Body Panels @ Engine Area

askiles

Well-Known Member
Has anyone made body panels to cover the sides at the engine area of the chassis? The part that I have circled in my picture. I am thinking about fabricating some panels to cover up a little of this area. Make it look a little more "finished". Looking at doing it on both sides of the car. I wanted to see if anyone else had done that. Post pics!! Thanks!
 

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Ark :D

Well-Known Member
If you do, I'd likely be interested in buying a set from you. They're required for inspection in my state.
 

askiles

Well-Known Member
If you do, I'd likely be interested in buying a set from you. They're required for inspection in my state.
They will probably be a one-off kinda thing, that I have to sit there and constantly trim on until I get it just right.

What exactly is the requirement for you to have them??
 

Ark :D

Well-Known Member
I haven't looked at the wording in great detail, but I am pretty certain PA requires body panels for the sides and back because of the exposed "hot spots". I will look for details.
 

askiles

Well-Known Member
I haven't looked at the wording in great detail, but I am pretty certain PA requires body panels for the sides and back because of the exposed "hot spots". I will look for details.
Definitely take a look. You hate to do too much extra work that isn't required. Aren't there other members on here from PA?
 

Ark :D

Well-Known Member
I believe so, yes.

I'm at work and don't have the time to do my homework on this right this moment, but I know I read about someone having equipped their Goblin with rear body panels, then removing them after the inspection. I'm fairly sure it was Karter.
 

askiles

Well-Known Member
I believe so, yes.

I'm at work and don't have the time to do my homework on this right this moment, but I know I read about someone having equipped their Goblin with rear body panels, then removing them after the inspection. I'm fairly sure it was Karter.

Looks like he didn't have any panels covering up the engine area, so you should be good. It sucks it takes so long to get your cars registered in PA, and that they are so strict on inspections. I took it down to ADOT here in AZ for inspections, took about 45 minutes, got the VIN, then went to the MVD and got the title shortly after that. All within a few hours.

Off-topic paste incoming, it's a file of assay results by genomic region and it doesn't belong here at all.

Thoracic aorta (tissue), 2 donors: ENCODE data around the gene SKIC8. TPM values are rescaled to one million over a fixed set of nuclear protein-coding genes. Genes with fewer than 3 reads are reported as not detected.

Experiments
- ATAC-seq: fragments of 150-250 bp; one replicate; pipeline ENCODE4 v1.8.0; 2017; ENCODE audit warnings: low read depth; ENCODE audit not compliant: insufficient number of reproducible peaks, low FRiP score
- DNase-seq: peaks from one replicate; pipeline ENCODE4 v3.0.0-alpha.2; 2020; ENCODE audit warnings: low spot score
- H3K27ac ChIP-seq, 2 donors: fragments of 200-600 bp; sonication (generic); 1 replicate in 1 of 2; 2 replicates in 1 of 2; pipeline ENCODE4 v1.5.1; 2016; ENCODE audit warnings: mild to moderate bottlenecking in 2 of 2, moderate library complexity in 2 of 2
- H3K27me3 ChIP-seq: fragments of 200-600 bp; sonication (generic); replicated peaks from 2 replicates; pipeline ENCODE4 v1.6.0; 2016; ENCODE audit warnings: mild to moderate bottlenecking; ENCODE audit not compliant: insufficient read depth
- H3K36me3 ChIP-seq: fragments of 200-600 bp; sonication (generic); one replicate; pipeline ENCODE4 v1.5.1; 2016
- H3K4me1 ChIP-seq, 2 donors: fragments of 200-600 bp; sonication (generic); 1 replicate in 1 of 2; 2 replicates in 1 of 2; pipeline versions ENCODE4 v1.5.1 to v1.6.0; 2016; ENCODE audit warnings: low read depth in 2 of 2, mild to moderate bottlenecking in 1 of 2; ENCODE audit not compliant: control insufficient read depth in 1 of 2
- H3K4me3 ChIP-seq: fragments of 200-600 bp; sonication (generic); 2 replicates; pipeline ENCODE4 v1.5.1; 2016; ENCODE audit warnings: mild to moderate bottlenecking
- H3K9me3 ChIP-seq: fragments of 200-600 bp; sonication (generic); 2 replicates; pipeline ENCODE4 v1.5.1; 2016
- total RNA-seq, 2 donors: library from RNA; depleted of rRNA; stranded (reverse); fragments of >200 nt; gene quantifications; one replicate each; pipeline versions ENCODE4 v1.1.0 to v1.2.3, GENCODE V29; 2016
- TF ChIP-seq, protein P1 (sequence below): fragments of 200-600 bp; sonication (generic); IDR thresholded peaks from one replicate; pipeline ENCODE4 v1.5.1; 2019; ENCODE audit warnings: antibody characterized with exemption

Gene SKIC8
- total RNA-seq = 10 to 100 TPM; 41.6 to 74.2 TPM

Karter2026

Well-Known Member

Looks like he didn't have any panels covering up the engine area, so you should be good. It sucks it takes so long to get your cars registered in PA, and that they are so strict on inspections.
Oh those panels were on there along with a whole list of other items that were required. That may or may not of fallen off after it was all done:rolleyes:. See my list of stuff under the registration thread.


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Andy, I can give you a few tips on the fastest and easiest way I have found to make a pattern for the panels.
 

askiles

Well-Known Member
Oh wow!!! That would be great. I was thinking of using cardboard to lay it out, trim it up, make it fit, and then cut them out of 18Ga aluminum. Or use painters tape and make a pattern.
 

Ross

Well-Known Member
Oh those panels were on there along with a whole list of other items that were required. That may or may not of fallen off after it was all done:rolleyes:. See my list of stuff under the registration thread.


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Andy, I can give you a few tips on the fastest and easiest way I have found to make a pattern for the panels.
What about the rest of us in the forum? We don't get the tips on pattern making? I am near this stage of progress, need to know!
 

Karter2026

Well-Known Member
Oh wow!!! That would be great. I was thinking of using cardboard to lay it out, trim it up, make it fit, and then cut them out of 18Ga aluminum. Or use painters tape and make a pattern.
What about the rest of us in the forum? We don't get the tips on pattern making? I am near this stage of progress, need to know!
Wow Ross you are in a hurry!

I did use cardboard. I searched for thin cardboard all the time to use as a pattern for all my CAD ( Cardboard assisted design) projects. I used beer boxes, and other similar materials. I could never find anything that was large enough for big patterns. I ran across this guy about a day after he posted this video called. It's Friday Fool You Need This Tool. I have had this in my shop since that day. You can bend it for items that need to be used on a brake. The best part is when you trim too much off you just go cut another piece off and start over. I have used on the Goblin to lay out the box for my parking brake, Brackets for my headlights, and for the plates with the side marker lights for the rear. I even used it the other day to fit a ceramic tile in a awkward corner. About five templates then only one cut in the tile.
 

Karter2026

Well-Known Member
So here is a great example of what I was talking about with the Ramboard. I need to find a heat exchanger for my car. So before I spent $149 on this one from Frozen boost I was able to 3D model it. I now know that it will not work. It needs to be about an inch or two shorter in width. Looks like our local radiator shop will be building one. Here are a few shots of the work up.
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So now I can pull it apart shorten it up re bend the sides and try again. Best of all I have a model for the rad shop that I can mark where the mount tabs and fittings are to be located at.
 
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